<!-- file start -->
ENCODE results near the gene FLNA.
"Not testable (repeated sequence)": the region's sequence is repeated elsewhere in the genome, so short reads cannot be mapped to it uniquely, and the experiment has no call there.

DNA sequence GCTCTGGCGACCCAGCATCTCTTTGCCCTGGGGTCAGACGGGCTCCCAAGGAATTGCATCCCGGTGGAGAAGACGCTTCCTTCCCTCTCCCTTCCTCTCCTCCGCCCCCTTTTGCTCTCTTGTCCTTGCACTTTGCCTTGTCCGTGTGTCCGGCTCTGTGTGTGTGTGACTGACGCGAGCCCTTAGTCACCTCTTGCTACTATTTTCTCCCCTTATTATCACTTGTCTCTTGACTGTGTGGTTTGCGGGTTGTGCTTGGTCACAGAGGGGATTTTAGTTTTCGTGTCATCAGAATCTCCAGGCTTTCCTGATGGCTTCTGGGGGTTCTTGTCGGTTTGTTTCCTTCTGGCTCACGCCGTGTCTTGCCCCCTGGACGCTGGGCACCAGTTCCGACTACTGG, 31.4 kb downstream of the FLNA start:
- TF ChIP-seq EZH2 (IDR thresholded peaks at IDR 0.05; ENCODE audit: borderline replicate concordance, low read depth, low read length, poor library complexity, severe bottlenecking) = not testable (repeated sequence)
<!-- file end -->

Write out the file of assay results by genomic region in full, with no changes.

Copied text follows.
ENCODE results near the gene FLNA.
"Not testable (repeated sequence)": the region's sequence is repeated elsewhere in the genome, so short reads cannot be mapped to it uniquely, and the experiment has no call there.

DNA sequence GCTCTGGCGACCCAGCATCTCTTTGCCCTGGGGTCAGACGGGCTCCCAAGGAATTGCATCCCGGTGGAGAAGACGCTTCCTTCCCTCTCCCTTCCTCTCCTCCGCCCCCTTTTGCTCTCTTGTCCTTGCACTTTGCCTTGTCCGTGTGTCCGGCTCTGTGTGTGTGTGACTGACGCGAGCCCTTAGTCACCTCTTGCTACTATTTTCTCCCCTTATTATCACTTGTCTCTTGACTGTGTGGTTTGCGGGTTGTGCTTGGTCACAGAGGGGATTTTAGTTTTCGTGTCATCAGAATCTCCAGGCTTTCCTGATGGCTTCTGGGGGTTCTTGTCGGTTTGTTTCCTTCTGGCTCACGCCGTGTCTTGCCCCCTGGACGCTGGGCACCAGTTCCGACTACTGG, 31.4 kb downstream of the FLNA start:
- TF ChIP-seq EZH2 (IDR thresholded peaks at IDR 0.05; ENCODE audit: borderline replicate concordance, low read depth, low read length, poor library complexity, severe bottlenecking) = not testable (repeated sequence)